The London Blues of Zoë Schwarz
The American music genres blues and jazz are the subatomic particles of every note played since their commission to media in the early part of the last century. While one did not beget the other, were this a Venn diagram, there would exist an overlapping of blues and jazz in that place behind the roadhouse on an unfiltered whiskey Friday night - all urgent zippers and hiked skirts against the fence.
It is the blues that gives carnality to jazz and it is this characteristic currently being mined by contemporary artists like Lawrence Lebo and husband, bassist Denny Croy on their Don't Call Me Larry trilogy on the West Coast and now by vocalist Zoe Schwarz and guitarist Rob Koral on the other side of the pond. Schwarz is a proper English girl with a real thing for the blues (and jazz) and her husband Koral has the six-string chops to support such a thing. Two recent recordings, Celebration and Zoë Schwarz Blue Commotion reveal a broad and deep talent in the vernacular.
Zoë Schwarz and Bob Koral
Few performance formats can illuminate a talent and facility like the duet. Schwarz and Koral create a certain edgy intimacy on Celebration that is both very contemporary and quite traditional at the same time. Over the course of 16 jazz standards, blues and originals, the pair spin out a well-balanced musical vision, one that is well-conceived and performed. When all of these elements coalesce, exceptional music is made. Heavy on the jazz standards (a swinging "Sitting On Top Of The World" being the sole "blues") Celebration is a jazz vocal lesson.
Jazz needs its standards to remain grounded in where it came from, but also as a vehicle with original compositions to track where it is going. The opening standards "Cry Me A River" and Billie Holiday's sublime "Don't Explain" are preformed simply, even nakedly, exposed. Schwarz's voice balances between angry resignation and despair as is necessary for the lyrics. The inclusion of a Holiday tune is no mistake as Schwarz's delivery bears the influence of that great singer. But, Schwarz is no mere imitator of Holiday, only an attentive student with her eye (and ear) on something different, newer, and more revelatory.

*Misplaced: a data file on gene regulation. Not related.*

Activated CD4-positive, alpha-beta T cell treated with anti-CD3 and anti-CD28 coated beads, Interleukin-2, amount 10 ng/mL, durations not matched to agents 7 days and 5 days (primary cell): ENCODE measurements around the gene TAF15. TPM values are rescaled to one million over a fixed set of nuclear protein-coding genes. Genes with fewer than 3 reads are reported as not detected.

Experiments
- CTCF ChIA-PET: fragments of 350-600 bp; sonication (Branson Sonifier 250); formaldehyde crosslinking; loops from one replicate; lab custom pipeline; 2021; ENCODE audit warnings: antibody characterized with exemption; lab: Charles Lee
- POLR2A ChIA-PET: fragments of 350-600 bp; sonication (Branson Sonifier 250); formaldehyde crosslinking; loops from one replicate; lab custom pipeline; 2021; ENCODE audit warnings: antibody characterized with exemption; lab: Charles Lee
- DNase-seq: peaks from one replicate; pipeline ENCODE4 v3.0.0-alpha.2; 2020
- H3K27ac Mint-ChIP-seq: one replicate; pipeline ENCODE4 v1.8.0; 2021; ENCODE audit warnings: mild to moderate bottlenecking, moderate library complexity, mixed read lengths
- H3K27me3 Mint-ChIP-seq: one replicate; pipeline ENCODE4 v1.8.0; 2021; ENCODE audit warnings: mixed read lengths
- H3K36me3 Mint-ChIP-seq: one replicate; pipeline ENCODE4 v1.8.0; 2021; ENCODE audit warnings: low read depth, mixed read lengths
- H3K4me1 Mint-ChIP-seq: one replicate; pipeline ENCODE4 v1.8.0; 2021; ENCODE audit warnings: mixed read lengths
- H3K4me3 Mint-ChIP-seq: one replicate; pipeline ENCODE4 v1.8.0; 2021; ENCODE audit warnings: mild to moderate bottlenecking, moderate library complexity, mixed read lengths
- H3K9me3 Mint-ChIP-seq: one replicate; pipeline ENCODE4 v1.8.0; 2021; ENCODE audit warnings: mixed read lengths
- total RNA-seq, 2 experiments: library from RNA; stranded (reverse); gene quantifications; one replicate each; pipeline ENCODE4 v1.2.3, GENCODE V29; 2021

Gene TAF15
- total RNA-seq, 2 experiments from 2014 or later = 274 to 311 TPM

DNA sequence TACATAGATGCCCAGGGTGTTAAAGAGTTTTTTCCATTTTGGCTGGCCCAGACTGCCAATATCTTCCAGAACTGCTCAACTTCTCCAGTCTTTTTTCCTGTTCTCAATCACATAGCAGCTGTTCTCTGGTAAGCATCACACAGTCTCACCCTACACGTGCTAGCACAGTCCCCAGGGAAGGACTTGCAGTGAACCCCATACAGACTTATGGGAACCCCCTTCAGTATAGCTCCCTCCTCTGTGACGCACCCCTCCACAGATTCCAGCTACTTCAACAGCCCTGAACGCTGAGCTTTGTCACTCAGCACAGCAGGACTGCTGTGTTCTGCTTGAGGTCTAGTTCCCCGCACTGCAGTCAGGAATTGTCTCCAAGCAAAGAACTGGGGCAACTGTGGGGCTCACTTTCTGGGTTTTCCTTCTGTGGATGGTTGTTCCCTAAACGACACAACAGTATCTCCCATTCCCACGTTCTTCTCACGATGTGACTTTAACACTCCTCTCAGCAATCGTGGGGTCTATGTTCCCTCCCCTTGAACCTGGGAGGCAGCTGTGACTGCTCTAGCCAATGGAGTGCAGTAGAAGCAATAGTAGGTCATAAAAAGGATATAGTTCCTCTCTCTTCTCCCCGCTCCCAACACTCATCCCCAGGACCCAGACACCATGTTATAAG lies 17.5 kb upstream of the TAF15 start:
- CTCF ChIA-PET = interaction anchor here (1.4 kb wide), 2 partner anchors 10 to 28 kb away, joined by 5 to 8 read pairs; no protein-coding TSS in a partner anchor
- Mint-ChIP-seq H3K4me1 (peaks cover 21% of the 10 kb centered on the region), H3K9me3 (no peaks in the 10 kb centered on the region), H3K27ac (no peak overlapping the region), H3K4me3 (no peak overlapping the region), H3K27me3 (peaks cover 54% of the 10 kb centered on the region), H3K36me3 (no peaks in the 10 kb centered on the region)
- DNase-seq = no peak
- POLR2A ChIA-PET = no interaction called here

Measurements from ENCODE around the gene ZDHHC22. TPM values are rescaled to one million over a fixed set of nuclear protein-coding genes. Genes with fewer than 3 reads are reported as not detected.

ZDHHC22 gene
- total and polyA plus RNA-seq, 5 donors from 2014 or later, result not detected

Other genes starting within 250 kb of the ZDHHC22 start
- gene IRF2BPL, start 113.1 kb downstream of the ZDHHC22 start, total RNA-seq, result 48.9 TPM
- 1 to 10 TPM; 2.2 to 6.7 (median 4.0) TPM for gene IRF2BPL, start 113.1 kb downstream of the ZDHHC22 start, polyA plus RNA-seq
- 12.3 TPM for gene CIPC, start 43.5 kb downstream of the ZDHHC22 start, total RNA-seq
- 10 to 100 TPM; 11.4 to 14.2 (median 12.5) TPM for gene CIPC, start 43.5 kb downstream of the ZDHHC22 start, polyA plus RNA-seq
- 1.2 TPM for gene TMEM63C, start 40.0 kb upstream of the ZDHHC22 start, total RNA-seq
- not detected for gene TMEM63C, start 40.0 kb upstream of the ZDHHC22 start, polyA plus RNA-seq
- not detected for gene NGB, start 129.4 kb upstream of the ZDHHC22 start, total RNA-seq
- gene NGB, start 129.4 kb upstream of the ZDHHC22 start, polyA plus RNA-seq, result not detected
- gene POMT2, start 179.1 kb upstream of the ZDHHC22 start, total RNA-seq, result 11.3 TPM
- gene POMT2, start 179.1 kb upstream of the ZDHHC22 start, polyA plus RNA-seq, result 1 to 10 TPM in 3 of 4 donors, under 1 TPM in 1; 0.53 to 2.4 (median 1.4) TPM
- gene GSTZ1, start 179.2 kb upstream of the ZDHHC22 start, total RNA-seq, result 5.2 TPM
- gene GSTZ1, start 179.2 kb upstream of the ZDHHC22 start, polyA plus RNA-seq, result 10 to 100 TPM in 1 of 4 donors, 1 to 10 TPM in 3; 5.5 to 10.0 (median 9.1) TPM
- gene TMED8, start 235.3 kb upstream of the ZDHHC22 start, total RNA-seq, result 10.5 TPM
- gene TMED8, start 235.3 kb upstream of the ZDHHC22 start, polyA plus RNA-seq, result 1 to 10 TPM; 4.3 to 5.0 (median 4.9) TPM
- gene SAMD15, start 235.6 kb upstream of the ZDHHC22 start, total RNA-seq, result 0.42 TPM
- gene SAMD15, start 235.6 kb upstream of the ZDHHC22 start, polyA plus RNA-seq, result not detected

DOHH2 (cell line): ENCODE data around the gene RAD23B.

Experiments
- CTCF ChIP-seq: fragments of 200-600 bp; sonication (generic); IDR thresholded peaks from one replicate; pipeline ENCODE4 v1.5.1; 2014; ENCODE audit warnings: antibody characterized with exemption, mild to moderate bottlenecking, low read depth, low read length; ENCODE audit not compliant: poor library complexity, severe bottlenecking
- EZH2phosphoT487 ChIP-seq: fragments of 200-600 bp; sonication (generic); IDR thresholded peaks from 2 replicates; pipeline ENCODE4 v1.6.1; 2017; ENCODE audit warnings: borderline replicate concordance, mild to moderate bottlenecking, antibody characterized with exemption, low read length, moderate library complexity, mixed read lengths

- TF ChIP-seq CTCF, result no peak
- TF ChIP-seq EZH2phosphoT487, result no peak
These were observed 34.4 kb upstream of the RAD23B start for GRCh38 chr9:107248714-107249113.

Koral proves a grand accompanist for Schwarz. His guitar style is well informed and not plagued by the need to show off every technical arrow that obviously exists in his musical quiver. On "When I Grow To Old To Dream," Koral begins with a single-note choral that is melancholy and virtuosic without being showy. He puts that 1920s-30s vibe on the vocal section of the piece, a vibe he extends through the Louis Jordan classic "Is You Is or Is You Ain't My Baby." The has a great walking-bass facility that makes his support that much more valuable convincing. He co-composes "Let's Explain" with Schwarz, a clever bookend to Holiday's "Don't Explain," that is about Holiday. Where this could often go very wrong, Schwarz and Koral make it all look easy on this breezy, listenable collection.
Zoë Schwarz Blues Commotion
Zoë Schwarz Blues Commotion
Where Celebration was heavy with jazz standards, Zoë Schwarz Blues Commotion is crammed full of the blues: slow blues, jump blues, rhythm and blues, all delivered with an expert flair while still possessing that wild hair necessary for true authenticity as opposed to wannabe imitation. Rob Koral returns as axe-protector and is joined by pianist Gareth Williams, bassist, Steve Thompson and drummer Paul Robinson, making this festive quintet one swinging unit. And Zoë Schwarz? She bares her Holiday influences proudly, summoning all of the angst and heartache of that past singer.
Where Celebration was a well-behaved, if covert, affair, Blue Commotion is a torrid romance brimming with the full- throated and hot-blooded pathos one would hope for in a blues recording. Schwarz opens with Leroy Carr's iconic "Blues Before Sunrise," one of the genre's many emotional, mash-up liebestods where Schwarz almost purrs 100-proof: "I love my baby, but my baby, he won't...I'm gonna buy me a .45 and put my baby down in his grave." Schwarz follows this with a breezy, jazzy- blues reading of "No Good Man," Koral providing filigree.
The up-tempo blues like Ray Charles' "Ain't That Fine" and the original "Too Darn Rich To Be Happy" swing relentlessly and could serve as grand concert centers. Where Schawz makes her most convincing statement is on Willie Dixon's "I Can't Quit You Baby." Where Led Zeppelin overtones are impossible to avoid, Schwarz and Koral still produce a convincing, scaled-down presentation, where Scharz takes all that is good from Janis Joplin and Billie Holiday and makes it uniquely her own.
Tracks and Personnel
Tracks: Cry Me A River; Don't Explain; Let's Fall In Love; My Funny Valentine; When I Grow Too Old To Dream; Let's Explain; Is You Is Or Is You Ain't My Baby; Boulevard Of Broken Dreams; The Man I Love; You Don't Learn That In School; Until The Real Thing Comes Along; Careless Love; Baby Baby All The Time; That Old Feeling; Empty Rooms; Sitting On Top Of The World.
Personnel: Zoë Schwarz: vocals; Bob Koral: guitars.
Zoë Schwarz Blues Commotion
Tracks: Blues Before Sunrise; No Good Man; Ain't That Fine; Going Down Slow; Since I Fell For You; I Can't Quite You Babe; If I Didn't Care; She Was Just A Name; Too Darn Rich To Be Happy; He's Funny That Way; Stormy Blues; I'm Ready; Sitting On Top Of The World.
Personnel: Zoë Schwarz: vocals; Rob Koral : guitar; Gareth Williams: piano; Steve Thompson: double bass; Paul Robinson: drums.